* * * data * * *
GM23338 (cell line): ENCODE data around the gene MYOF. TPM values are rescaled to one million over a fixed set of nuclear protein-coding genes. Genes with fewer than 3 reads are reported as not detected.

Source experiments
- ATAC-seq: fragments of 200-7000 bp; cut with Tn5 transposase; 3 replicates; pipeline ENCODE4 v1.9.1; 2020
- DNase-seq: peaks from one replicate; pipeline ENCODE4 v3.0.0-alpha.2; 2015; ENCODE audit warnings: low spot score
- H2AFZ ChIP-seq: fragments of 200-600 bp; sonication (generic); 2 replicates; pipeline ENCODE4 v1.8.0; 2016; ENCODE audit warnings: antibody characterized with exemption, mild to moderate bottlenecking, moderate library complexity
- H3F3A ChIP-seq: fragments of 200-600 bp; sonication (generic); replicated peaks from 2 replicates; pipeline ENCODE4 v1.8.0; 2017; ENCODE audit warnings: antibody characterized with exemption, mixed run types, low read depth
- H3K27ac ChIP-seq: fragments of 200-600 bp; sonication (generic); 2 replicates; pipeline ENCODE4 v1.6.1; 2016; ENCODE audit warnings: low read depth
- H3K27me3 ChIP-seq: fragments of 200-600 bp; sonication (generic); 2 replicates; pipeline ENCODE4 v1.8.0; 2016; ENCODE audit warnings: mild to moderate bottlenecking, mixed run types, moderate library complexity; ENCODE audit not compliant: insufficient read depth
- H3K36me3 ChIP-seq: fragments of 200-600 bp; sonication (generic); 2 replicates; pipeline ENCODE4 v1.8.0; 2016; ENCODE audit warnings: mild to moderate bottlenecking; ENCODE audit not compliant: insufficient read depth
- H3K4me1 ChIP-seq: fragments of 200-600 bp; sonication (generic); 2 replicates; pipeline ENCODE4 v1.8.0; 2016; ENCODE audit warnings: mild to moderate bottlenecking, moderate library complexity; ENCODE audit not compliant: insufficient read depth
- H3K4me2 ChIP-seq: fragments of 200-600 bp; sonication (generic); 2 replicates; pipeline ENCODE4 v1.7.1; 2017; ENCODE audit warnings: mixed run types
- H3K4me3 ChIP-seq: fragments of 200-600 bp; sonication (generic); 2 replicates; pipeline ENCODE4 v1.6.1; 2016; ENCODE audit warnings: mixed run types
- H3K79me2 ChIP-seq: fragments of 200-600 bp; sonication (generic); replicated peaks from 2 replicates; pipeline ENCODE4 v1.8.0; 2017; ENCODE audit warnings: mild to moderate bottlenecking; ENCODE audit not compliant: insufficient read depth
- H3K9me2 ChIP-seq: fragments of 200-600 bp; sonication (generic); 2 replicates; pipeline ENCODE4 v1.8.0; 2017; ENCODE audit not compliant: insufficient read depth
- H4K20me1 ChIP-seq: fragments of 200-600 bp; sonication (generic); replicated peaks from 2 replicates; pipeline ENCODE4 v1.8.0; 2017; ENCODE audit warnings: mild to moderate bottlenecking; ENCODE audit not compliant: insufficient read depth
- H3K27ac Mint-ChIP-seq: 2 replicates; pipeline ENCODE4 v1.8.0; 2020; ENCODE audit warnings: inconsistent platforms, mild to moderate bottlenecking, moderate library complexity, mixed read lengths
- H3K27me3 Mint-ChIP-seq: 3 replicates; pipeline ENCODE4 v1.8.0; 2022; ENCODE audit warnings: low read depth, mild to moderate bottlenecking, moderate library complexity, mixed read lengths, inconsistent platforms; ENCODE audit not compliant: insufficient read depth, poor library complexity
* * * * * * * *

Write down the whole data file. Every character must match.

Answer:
GM23338 (cell line): ENCODE data around the gene MYOF. TPM values are rescaled to one million over a fixed set of nuclear protein-coding genes. Genes with fewer than 3 reads are reported as not detected.

Source experiments
- ATAC-seq: fragments of 200-7000 bp; cut with Tn5 transposase; 3 replicates; pipeline ENCODE4 v1.9.1; 2020
- DNase-seq: peaks from one replicate; pipeline ENCODE4 v3.0.0-alpha.2; 2015; ENCODE audit warnings: low spot score
- H2AFZ ChIP-seq: fragments of 200-600 bp; sonication (generic); 2 replicates; pipeline ENCODE4 v1.8.0; 2016; ENCODE audit warnings: antibody characterized with exemption, mild to moderate bottlenecking, moderate library complexity
- H3F3A ChIP-seq: fragments of 200-600 bp; sonication (generic); replicated peaks from 2 replicates; pipeline ENCODE4 v1.8.0; 2017; ENCODE audit warnings: antibody characterized with exemption, mixed run types, low read depth
- H3K27ac ChIP-seq: fragments of 200-600 bp; sonication (generic); 2 replicates; pipeline ENCODE4 v1.6.1; 2016; ENCODE audit warnings: low read depth
- H3K27me3 ChIP-seq: fragments of 200-600 bp; sonication (generic); 2 replicates; pipeline ENCODE4 v1.8.0; 2016; ENCODE audit warnings: mild to moderate bottlenecking, mixed run types, moderate library complexity; ENCODE audit not compliant: insufficient read depth
- H3K36me3 ChIP-seq: fragments of 200-600 bp; sonication (generic); 2 replicates; pipeline ENCODE4 v1.8.0; 2016; ENCODE audit warnings: mild to moderate bottlenecking; ENCODE audit not compliant: insufficient read depth
- H3K4me1 ChIP-seq: fragments of 200-600 bp; sonication (generic); 2 replicates; pipeline ENCODE4 v1.8.0; 2016; ENCODE audit warnings: mild to moderate bottlenecking, moderate library complexity; ENCODE audit not compliant: insufficient read depth
- H3K4me2 ChIP-seq: fragments of 200-600 bp; sonication (generic); 2 replicates; pipeline ENCODE4 v1.7.1; 2017; ENCODE audit warnings: mixed run types
- H3K4me3 ChIP-seq: fragments of 200-600 bp; sonication (generic); 2 replicates; pipeline ENCODE4 v1.6.1; 2016; ENCODE audit warnings: mixed run types
- H3K79me2 ChIP-seq: fragments of 200-600 bp; sonication (generic); replicated peaks from 2 replicates; pipeline ENCODE4 v1.8.0; 2017; ENCODE audit warnings: mild to moderate bottlenecking; ENCODE audit not compliant: insufficient read depth
- H3K9me2 ChIP-seq: fragments of 200-600 bp; sonication (generic); 2 replicates; pipeline ENCODE4 v1.8.0; 2017; ENCODE audit not compliant: insufficient read depth
- H4K20me1 ChIP-seq: fragments of 200-600 bp; sonication (generic); replicated peaks from 2 replicates; pipeline ENCODE4 v1.8.0; 2017; ENCODE audit warnings: mild to moderate bottlenecking; ENCODE audit not compliant: insufficient read depth
- H3K27ac Mint-ChIP-seq: 2 replicates; pipeline ENCODE4 v1.8.0; 2020; ENCODE audit warnings: inconsistent platforms, mild to moderate bottlenecking, moderate library complexity, mixed read lengths
- H3K27me3 Mint-ChIP-seq: 3 replicates; pipeline ENCODE4 v1.8.0; 2022; ENCODE audit warnings: low read depth, mild to moderate bottlenecking, moderate library complexity, mixed read lengths, inconsistent platforms; ENCODE audit not compliant: insufficient read depth, poor library complexity